I may as well sneak these in, because I’d just as soon not return to this category when I sit down at a computer tomorrow or the next day.  Corral them later.

1979, p 76:  “Although I have profoundly respected Goethe’s extraordinary skill in poetic composition, one poem of Goethe’s which touched me with more than a special sense of admiring amusement was his Prometheus. Making men in my own image was the conscious articulation of my central purpose from approximately 1946. First, one must become adequately qualified to accomplish that purpose. That task, especially as I saw the methodological hopelessness of existing institutions known to me, prescribed assimilating and developing a body of knowledge adequate to the undertaking to come. In the immediate postwar period, I set myself the goal of acquiring the necessary degree of adequacy between my thirty-third and thirty-fifth birthdays.
The result of that approach was the National Caucus of Labor Committees.” 

Dec. 20, 1987: “Creativity is one of my obsessions. If you don’t have creative insight, you can’t see how we can win; if you can see how we can win, then we will win.

Only we can save the world; only we can do the job, because nobody else even knows what the job is. Would you like to be the savior of humanity? … Yes, I was chosen. You were chosen. Not with fanfare, not with the blaring trumpets of archangel Gabriel. It doesn’t happen that way. It happens as you walk down the street thinking about the problems of the world and realize only you can do the job … You are chosen. Like John Scialdone’s lawyer said to the jury: ‘You poor schmucks’!

… Look around you. Who will support us? Who will rally to us? The ones who will rally to us are the emotionally crippled, the grey-faced, the neurologically impaired who, in rallying to us will do the only worthy thing to give meaning to their lives. Thus they will be able to say, ‘I wasn’t important but I contributed to victory.'”

2007:  Well, they’re both fascists. Essentially, it’s true, that Al Gore—and I try to get it out of the people—did you ever hear this song, this country song from Tennessee about the company store [“Sixteen tons”]? Now, who owned the company store? Who owned the company that ran the company store, which was made notorious by this song? The company store? Al Gore, personally. Al Gore is, essentially, a fascist. And he comes from the Tennessee swamps by pedigree. He is also a confirmed racist; he’s done things which he is guilty of as hell. In Africa, he’s a racist; he’s a killer racist in Africa. He’s also listed as a Democrat; so are many leading members of the Ku Klux Klan, and he comes from that particular pedigree. I don’t know if it’s mint juleps or something else. [A good standard, that song.  Not about Al Gore, Senior or Junior.  Actually this is a reworking of the Bush Family Conspiracy mythology — and I won’t comment here on what I believe on that matter because it is irrelevant here — to fit the Gores, who… is Larouche’s vaunted intelligence services telling him that Gore is going to seek the presidency, and the Aristocracy is going to place him in power, because — won’t he sort of fade away a bit in public consciousness otherwise?]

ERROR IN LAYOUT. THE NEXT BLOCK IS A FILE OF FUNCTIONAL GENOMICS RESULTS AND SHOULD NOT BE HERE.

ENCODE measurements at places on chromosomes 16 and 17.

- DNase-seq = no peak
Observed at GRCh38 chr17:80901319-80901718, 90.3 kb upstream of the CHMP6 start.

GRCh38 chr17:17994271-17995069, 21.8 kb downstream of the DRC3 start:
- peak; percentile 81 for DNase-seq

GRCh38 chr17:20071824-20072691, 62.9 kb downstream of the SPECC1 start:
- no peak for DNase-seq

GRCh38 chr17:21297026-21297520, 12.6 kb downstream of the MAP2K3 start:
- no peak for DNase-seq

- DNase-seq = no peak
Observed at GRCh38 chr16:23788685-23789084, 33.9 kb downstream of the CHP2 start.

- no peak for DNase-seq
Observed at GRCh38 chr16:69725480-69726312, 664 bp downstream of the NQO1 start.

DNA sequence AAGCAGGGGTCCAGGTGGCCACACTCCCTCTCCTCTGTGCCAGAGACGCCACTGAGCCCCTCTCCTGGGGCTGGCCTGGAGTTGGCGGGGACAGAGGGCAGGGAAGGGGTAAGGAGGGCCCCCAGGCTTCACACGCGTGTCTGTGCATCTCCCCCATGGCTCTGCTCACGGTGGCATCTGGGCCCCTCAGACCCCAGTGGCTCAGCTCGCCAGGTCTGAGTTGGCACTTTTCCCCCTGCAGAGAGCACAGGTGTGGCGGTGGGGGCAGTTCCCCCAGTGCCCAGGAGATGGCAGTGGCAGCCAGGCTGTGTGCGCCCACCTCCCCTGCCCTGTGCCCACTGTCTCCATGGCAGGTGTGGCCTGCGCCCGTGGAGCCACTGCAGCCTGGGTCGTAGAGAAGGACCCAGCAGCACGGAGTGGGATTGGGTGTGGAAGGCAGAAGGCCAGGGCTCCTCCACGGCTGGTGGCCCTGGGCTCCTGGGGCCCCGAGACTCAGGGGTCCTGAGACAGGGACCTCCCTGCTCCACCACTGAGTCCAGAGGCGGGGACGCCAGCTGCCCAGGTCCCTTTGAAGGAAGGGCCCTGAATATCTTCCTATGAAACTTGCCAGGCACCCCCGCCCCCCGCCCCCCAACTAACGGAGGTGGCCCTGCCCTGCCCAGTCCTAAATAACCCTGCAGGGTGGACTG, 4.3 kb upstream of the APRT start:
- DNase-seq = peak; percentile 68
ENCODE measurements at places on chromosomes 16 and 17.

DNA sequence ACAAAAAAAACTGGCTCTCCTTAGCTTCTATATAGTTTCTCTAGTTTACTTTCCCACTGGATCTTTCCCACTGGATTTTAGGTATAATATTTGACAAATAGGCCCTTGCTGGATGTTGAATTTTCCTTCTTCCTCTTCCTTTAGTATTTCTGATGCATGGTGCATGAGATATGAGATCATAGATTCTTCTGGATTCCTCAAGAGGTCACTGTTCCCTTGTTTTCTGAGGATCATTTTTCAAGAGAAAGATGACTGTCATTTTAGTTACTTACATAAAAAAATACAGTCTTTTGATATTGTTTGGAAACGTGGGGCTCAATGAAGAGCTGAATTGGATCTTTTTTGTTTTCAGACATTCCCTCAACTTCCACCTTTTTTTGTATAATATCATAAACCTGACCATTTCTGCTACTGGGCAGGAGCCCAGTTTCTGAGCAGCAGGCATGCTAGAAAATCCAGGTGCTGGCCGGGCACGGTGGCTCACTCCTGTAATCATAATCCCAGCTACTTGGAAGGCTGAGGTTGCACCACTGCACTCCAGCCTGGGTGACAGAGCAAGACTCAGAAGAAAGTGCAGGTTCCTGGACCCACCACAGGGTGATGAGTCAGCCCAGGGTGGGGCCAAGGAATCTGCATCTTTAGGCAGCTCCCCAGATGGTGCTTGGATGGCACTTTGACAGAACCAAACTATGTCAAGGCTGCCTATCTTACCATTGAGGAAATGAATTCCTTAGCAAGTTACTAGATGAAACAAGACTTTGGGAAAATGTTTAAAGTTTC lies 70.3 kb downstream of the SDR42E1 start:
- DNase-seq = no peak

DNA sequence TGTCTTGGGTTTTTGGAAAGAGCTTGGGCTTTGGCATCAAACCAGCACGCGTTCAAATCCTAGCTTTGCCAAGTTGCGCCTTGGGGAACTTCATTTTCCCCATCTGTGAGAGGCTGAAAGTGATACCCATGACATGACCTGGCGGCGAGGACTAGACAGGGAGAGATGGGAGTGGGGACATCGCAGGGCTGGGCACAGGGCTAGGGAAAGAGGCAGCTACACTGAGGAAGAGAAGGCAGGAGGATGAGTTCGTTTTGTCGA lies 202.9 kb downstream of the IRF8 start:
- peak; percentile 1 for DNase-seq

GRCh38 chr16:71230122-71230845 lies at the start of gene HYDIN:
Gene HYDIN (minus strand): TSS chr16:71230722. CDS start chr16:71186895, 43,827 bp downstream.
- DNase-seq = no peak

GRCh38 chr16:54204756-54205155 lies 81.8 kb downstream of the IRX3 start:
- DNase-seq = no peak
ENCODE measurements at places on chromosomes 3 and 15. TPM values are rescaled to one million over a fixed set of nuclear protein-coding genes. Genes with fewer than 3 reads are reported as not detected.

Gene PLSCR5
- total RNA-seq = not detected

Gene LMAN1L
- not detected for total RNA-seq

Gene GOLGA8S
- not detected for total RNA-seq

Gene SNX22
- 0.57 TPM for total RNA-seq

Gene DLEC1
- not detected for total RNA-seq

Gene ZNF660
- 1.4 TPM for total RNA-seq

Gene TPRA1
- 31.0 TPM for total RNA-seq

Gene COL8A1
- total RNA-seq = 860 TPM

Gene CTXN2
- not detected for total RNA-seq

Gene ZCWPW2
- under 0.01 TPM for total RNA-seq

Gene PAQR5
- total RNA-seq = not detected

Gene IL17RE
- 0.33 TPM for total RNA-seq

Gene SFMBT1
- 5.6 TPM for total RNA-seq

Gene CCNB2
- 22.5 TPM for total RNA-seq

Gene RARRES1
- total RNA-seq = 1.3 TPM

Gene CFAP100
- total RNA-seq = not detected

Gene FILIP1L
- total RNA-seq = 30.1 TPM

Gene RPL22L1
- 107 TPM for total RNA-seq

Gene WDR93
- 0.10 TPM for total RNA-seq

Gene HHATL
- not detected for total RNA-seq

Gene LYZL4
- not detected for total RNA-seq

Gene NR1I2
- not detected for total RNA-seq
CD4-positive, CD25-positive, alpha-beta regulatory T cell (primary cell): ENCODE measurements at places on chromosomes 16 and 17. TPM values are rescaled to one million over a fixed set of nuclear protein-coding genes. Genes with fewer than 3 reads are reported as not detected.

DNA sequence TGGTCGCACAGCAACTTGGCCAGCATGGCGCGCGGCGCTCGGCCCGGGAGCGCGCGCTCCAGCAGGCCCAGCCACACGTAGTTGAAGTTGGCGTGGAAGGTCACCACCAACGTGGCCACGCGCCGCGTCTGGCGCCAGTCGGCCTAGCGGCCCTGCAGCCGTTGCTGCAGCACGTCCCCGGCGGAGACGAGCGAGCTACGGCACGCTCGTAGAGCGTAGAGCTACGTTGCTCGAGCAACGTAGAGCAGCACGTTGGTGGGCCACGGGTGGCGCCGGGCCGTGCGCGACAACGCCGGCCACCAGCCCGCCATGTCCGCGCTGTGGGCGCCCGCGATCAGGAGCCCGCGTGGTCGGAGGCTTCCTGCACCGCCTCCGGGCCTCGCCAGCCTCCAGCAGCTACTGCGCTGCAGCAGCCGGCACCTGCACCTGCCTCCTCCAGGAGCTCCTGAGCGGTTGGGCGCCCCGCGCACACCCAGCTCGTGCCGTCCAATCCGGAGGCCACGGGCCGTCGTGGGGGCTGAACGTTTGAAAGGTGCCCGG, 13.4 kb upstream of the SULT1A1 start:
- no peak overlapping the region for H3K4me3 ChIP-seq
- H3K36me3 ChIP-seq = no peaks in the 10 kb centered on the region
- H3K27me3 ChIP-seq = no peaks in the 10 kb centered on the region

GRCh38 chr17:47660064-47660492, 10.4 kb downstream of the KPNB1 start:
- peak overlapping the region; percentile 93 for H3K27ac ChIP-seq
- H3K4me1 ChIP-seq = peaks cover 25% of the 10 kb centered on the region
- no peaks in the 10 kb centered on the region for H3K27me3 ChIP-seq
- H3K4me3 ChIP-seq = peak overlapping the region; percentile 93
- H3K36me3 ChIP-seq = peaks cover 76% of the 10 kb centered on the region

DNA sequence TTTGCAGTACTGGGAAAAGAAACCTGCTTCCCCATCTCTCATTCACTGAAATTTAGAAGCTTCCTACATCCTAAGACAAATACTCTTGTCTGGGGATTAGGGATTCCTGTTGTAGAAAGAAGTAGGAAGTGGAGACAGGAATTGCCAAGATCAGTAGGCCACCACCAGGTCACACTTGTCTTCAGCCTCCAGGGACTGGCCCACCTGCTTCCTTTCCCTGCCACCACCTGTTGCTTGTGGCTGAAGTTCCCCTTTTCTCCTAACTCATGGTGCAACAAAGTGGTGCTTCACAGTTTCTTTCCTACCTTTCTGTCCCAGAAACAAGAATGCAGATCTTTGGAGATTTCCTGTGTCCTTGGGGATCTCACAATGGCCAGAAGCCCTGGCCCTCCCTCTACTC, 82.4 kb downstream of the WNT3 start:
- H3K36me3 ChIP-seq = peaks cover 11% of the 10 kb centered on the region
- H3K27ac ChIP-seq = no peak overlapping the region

The first two quotes are where I end with what TJ Simpson is reprimanding a group of individuals for, I suppose me included for passing it forward.

One Response to “I think you can get an interview with John Ukec Lueth Ukec just by promising you won’t mock his threat of withholding gum arabic from us.”

  1. Rachel Holmes Says:

    Imagine how enraged LaRouche was when he found out how hard it was to make or re-make men in his own image. Imagine how enraged, when he discovered that so many members of his organization, including on the leadership bodies, stubbornly persisted in retaining some shred of their own identities.

    The history of the LaRouche organization back to the late 1960s is one of LaRouche purging one set of leaders after another, looking for the perfectly supine set of leaders who would reflect his greatness. No wonder he became so obsessed with the Biblical formulation of God creating man in His own image–just what LaRouche longs to do.

    In the purging process, LaRouche lost the Bangkok organization, the Italian organization, the Latin American organization, most of the Canadians, most of the Scandinavians, the entire Detroit region, and now almost all of the German organization.

    And he is the one who is going to save the world? He can’t even keep an organization of less than 1,000 people together. And not only do they wind up quitting, they wind up hating him when they quit.

    (Note to TJ Simpson: These “exes” know a thing or two–most of them were in the leadership before they bolted.)